In times of crisis, FM chips in smartphones will better serve public

Disasters strike every year in every corner of America. Hurricanes on the Gulf Coast and Eastern Seaboard, ice storms in the Midwest and Plains states, wildfires in the west and arid states of the southwest, tornados through our nation’s heartlands and flooding along the Mississippi and elsewhere. And horrific acts of terrorism like the Boston Marathon, the Oklahoma City federal building bombings and the attacks on September 11th are all too familiar reminders of just how important information is during and after these events. During every hurricane, tornado, flood and wildfire, local public radio stations play an essential role in conveying information about response efforts, local relief supplies, evacuation orders, emergency routes, and where to find food, shelter and fuel, as well as on-the-ground, at-the-scene reporting to help affected communities understand and respond. Because of public radio’s role as a trusted media and information resource and an essential public-safety asset, we hope all stations will join us in calling upon the mobile phone industry to install and activate FM chips in all cellphones and smartphones.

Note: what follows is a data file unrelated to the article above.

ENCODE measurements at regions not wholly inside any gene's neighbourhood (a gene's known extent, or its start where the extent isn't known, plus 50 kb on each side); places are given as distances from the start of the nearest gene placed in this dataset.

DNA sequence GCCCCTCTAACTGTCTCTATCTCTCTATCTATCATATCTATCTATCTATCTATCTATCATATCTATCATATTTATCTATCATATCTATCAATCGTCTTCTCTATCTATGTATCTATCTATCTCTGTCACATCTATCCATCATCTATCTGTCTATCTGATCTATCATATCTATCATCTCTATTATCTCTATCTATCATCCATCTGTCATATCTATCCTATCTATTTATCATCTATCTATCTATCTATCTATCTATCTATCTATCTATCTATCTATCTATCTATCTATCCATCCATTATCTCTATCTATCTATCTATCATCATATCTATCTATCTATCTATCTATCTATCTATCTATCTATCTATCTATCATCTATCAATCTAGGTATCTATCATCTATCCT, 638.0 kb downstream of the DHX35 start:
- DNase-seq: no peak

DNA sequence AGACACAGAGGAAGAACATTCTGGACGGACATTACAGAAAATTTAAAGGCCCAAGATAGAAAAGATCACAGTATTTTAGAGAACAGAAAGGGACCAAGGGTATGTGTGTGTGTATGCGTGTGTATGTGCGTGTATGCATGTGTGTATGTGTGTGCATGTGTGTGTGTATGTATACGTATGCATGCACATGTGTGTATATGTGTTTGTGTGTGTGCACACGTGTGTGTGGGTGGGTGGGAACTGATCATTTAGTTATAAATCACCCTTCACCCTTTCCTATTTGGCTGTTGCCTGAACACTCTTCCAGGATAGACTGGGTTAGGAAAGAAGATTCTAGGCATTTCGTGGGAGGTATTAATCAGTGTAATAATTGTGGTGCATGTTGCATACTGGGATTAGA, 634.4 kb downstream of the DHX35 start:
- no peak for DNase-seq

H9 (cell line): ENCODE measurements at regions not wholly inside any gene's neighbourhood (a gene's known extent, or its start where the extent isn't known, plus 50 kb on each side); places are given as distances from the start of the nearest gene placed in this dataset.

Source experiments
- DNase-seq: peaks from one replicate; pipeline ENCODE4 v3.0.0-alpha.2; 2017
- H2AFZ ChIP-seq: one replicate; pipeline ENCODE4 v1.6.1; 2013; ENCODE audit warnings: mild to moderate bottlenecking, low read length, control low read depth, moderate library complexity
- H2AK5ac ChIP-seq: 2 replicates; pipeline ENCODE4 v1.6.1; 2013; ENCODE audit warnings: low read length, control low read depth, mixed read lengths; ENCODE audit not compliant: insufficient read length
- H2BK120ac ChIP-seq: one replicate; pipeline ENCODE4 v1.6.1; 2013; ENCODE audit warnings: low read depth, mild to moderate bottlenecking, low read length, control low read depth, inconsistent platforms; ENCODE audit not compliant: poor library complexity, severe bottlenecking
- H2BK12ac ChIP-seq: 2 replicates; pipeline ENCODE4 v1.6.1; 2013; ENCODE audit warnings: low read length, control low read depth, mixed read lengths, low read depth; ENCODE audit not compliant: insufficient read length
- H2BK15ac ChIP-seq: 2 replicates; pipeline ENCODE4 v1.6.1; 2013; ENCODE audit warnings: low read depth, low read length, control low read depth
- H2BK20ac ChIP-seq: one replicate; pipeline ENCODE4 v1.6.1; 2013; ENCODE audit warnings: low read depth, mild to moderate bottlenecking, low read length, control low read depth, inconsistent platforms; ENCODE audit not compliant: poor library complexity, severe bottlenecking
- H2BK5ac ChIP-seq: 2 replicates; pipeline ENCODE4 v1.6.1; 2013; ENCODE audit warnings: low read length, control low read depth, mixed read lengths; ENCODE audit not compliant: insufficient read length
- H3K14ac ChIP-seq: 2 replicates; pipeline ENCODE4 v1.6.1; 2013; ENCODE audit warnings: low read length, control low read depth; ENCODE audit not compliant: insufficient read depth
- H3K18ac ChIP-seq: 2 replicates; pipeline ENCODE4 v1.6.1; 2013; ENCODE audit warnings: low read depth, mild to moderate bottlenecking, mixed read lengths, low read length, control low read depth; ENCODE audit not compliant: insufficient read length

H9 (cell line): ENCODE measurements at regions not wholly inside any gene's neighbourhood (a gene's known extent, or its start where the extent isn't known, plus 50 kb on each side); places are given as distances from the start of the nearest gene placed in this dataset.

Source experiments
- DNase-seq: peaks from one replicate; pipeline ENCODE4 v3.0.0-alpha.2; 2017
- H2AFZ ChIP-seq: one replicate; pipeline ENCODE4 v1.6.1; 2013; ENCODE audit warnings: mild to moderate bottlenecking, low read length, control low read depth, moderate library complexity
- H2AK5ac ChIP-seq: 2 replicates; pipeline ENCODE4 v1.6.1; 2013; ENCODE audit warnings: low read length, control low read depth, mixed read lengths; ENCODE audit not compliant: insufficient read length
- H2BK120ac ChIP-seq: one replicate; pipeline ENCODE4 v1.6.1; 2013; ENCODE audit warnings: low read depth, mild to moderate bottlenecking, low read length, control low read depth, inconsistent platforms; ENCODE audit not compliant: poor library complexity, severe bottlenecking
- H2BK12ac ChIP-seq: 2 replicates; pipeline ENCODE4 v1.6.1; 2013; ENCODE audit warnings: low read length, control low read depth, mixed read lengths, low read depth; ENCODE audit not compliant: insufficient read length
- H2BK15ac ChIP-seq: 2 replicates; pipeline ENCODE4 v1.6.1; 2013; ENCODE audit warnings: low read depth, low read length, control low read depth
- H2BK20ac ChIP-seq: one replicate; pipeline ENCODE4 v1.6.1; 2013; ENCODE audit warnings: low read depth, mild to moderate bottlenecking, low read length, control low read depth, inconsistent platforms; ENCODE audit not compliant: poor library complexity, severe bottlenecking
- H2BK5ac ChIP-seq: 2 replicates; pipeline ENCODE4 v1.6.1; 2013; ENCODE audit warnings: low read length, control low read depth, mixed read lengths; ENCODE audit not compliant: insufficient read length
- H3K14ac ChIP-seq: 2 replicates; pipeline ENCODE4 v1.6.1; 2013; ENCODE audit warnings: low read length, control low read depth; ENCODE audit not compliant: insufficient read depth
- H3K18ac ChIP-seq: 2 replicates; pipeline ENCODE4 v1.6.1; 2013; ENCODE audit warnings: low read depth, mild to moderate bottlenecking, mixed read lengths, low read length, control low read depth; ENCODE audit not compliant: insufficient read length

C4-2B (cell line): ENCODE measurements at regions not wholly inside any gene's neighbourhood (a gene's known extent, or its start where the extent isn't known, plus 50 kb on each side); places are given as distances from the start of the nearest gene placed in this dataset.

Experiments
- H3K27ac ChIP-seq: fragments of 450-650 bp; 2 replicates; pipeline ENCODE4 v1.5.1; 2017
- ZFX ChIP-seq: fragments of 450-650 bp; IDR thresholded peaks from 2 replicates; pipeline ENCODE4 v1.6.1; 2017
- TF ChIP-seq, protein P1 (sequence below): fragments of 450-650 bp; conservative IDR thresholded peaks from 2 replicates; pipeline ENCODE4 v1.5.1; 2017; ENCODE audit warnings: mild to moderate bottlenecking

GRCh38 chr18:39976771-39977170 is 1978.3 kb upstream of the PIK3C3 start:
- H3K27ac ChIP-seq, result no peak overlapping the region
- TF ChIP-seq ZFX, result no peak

Western stations ask for new election to fill McTaggart’s seat on NPR Board

When a candidate wins re-election but withdraws from service before taking office, does the electorate get another chance to vote? Given the irregular turnover after NPR Board elections this summer, station leaders in Western States Public Radio think so. After American Public Media President Jon McTaggart won re-election to a three-year term and resigned before taking the director’s seat, WSPR objected to the NPR Board’s decision to appoint a replacement rather than hold a new election. The resolution said its complaint involved procedure, not McTaggart or the board’s selection to succeed him, Marita Rivero, g.m. of television and radio at Boston’s WGBH. Managers attending the regional association’s meeting, Nov.

APM chief McTaggart, seen as competitor, leaves NPR Board

American Public Media’s president, Jon McTaggart, won re-election to the NPR Board this summer but won’t be taking the seat after all. McTaggart resigned from the board at NPR’s request after an outside legal analysis determined that his promotion to president of APM and Minnesota Public Radio presented a potential conflict of interest with his service on the NPR Board. Since his first election to the board three years ago, McTaggart had been promoted from chief operating officer to chief exec of American Public Media Group, the parent company of APM/MPR. That put him uniquely and simultaneously on the boards of the two largest producers and distributors of public radio programming. Marita Rivero, v.p. and g.m. of WGBH’s television and radio stations, will fill the NPR Board vacancy instead.